34. MoE [Ministry of Education]. (2011). Education statistics annual abstract 2009/10. Addis Ababa: MoE.Google Scholar
  35. MoE [Ministry of Education]. (2012). Education statistics annual abstract 2010/11. Addis Ababa: MoE.Google Scholar
  36. MoE [Ministry of Education]. (2013). Education statistics annual abstract 2011/12. Addis Ababa: MoE.Google Scholar
  37. MoE [Ministry of Education]. (2014). Education statistics annual abstract 2012/13. Addis Ababa: MoE.Google Scholar
  38. MoE [Ministry of Education]. (2015). Education statistics annual abstract 2013/14. Addis Ababa: MoE.Google Scholar
  39. MoE [Ministry of Education]. (2016). Education statistics annual abstract 2014/15. Addis Ababa: MoE.Google Scholar
  40. MoEFA [Ministry of Education and Fine Arts]. (1973). Report on the organization of education in Ethiopia, 1971/2 and 1972/3. Addis Ababa: MoEFA.Google Scholar
  41. Molla, T. (2013). The neoliberal policy agenda of the World Bank and higher education reform in Ethiopia: The problem of inequality in focus (Unpublished Ph.D. thesis). Monash University, Australia.Google Scholar
  42. Pero (Pseud.). (1972). Which way Ethiopia? Problems of an African educational system. Mansfield College Magazine, Oxford (175), 4–7.Google Scholar
  43. Rawls, J. (1999). A theory of justice (Revised ed.). Cambridge, MA: Harvard University Press.Google Scholar
  44. Saint, W. (2004). Higher education in Ethiopia: The vision and its challenges. Journal of Higher Education in Africa, 2(3), 83–113. Google Scholar
  45. Semela, T. (2011). Breakneck expansion and quality assurance in Ethiopian higher education: Ideological rationales and economic impediments. Higher Education Policy, 24(3), 399–425.CrossRefGoogle Scholar
  46. TGE [Transitional Government of Ethiopia]. (1993). National policy on Ethiopian women. Addis Ababa: Office of Women’s Affairs.Google Scholar
  47. TGE [Transitional Government of Ethiopia]. (1994). An economic development strategy for Ethiopia. Addis Ababa: TGE.Google Scholar
  48. Thomas, L (2002). Student retention in higher education: The role of institutional habitus. Journal of Educational Policy, 17(4), 423–442. Google Scholar
  49. Therborn, G. (2006). Meaning, mechanisms, patterns, and forces: An introduction. In G. Therborn (Ed.), Inequalities in the world (pp. 1–58). London: Verso.Google Scholar
  50. Tinto, V. (1975). Dropout from higher education: A theoretical synthesis of recent research. Review of Educational Research, 45(1), 89–125.CrossRefGoogle Scholar
  51. Tinto, V. (1998). Colleges as communities: Taking research on student persistence seriously. The Review of Higher Education, 21(2), 167–177.Google Scholar
  52. Tinto, V. (2012). Completing college: Rethinking institutional action. Chicago: The University of Chicago Press.CrossRefGoogle Scholar
  53. UIS [UNESCO Institute for Statistics]. (2009). Global education digest 2009. Comparing education statistics across the World. Montreal: UIS.Google Scholar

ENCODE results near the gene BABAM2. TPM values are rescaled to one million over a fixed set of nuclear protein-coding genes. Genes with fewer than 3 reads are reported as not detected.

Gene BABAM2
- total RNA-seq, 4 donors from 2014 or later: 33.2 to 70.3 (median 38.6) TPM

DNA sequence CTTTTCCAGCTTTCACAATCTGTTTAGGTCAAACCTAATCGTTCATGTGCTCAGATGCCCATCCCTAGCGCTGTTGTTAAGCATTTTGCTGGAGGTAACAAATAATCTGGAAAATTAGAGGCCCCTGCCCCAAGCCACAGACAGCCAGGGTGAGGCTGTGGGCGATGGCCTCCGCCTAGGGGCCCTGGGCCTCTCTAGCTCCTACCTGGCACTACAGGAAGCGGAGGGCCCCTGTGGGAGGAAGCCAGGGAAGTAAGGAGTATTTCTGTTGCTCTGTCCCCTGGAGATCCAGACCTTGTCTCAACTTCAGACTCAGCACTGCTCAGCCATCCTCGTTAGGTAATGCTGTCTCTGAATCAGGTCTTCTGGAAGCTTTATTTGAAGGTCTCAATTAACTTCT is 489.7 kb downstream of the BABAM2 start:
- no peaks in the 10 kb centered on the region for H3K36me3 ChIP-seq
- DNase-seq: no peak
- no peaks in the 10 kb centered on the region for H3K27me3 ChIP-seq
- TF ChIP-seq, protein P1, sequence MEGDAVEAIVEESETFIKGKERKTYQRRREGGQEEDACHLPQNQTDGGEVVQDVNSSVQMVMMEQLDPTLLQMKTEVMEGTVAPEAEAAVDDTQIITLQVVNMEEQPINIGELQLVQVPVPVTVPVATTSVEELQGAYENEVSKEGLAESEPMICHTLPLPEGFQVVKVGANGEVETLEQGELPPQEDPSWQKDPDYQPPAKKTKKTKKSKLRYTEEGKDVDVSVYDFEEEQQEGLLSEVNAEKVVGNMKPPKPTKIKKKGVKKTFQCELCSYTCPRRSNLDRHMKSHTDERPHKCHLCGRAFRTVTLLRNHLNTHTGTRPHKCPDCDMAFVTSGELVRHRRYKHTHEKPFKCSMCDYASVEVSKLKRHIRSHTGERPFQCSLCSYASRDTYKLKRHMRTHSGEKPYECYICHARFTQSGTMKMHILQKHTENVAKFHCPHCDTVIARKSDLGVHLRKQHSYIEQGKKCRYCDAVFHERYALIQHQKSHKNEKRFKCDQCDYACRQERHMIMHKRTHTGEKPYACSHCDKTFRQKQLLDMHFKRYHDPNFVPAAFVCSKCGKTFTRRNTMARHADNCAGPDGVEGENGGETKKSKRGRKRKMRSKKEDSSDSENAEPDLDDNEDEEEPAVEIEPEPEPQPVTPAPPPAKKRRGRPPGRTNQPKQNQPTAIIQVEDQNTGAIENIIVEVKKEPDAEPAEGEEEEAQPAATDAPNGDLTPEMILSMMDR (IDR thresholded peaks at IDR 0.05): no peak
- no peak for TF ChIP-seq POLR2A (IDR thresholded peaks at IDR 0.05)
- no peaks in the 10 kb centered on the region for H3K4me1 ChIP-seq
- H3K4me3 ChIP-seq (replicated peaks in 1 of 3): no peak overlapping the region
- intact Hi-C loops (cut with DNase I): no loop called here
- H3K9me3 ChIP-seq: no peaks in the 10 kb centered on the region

54. UIS [UNESCO Institute for Statistics]. (2010). Global education digest 2010, comparing education statistics across the World. Montreal: UIS.Google Scholar
  55. UN [United Nations]. (1981). Convention on the Elimination of All Forms of Discrimination against Women (CEDAW). Geneva: Office of the United Nations High Commissioner for Human Rights (OHCHR).Google Scholar
  56. UN [United Nations]. (1995). The Beijing Declaration and Platform for Action. Report of the Fourth World Conference on Women, Beijing, 4–15 September. New York: UN.Google Scholar
  57. UN [United Nations Organization]. (1996). Report of the Fourth World Conference on Women, Beijing, 4–15 September 1995. New York: UN.Google Scholar
  58. UNESCO [United Nations Educational, Scientific and Cultural Organization]. (1998). World declaration on higher education for the twenty-first century: Vision and action; and framework for priority action for change and development in higher education. Paris: UNESCO.Google Scholar
  59. UNESCO [United Nations Educational, Scientific and Cultural Organization]. (2000). Dakar Framework for Action-Education For All: Meeting our collective commitments in World Education Forum. Dakar, Senegal: UNESCO. Google Scholar
  60. UN General Assembly. (2000). Millennium declaration, resolution 55/2. Retrieved January 23, 2014 from http://www.un.org/millennium/declaration/ares552e.htm.
  61. Vickers, J. (2002). Thinking about violence. In V. Dhruvarajan & J. Vickers (Eds.), Gender, race and nation: A global approach (pp. 222–246). Toronto: University of Toronto Press.Google Scholar
  62. Wagaw, T. G. (2001). The conflict of ethnic identity and the language of education policy in contemporary Ethiopia. In International Conference on African Development Archives (Paper 31). Retrieved February 2, 2014 from http://scholarworks.wmich.edu/africancenter_icad_archive/31.
  63. World Bank. (2002). Constructing knowledge societies: New challenges for tertiary education. Washington DC: The World Bank.Google Scholar
  64. World Bank. (2003). Higher education for Ethiopia: Pursuing the vision. Washington DC: The World Bank.Google Scholar
  65. World Education Forum. (1990). World declaration on Education For All: Meeting basic learning needs. In World Conference on Education for All. Jomtien, Thailand: UNESCO.Google Scholar
  66. World Bank. (2009). Accelerating catch-up: Tertiary education for growth in sub-Saharan Africa. Washington DC: The World Bank.Google Scholar
  67. World Education Forum. (2000). Dakar Framework for Action-Education For All: Meeting our collective commitments in World Education Forum. Dakar, Senegal: UNESCO.Google Scholar
  68. Yizengaw, T. (2007). The Ethiopian higher education: Creating space for reform. Addis Ababa: St. Mary’s Printing Press.Google Scholar

Copyright information

© Springer Nature Singapore Pte Ltd. 2018

Authors and Affiliations

  1. 1.Deakin UniversityGeelongAustralia

Personalised recommendations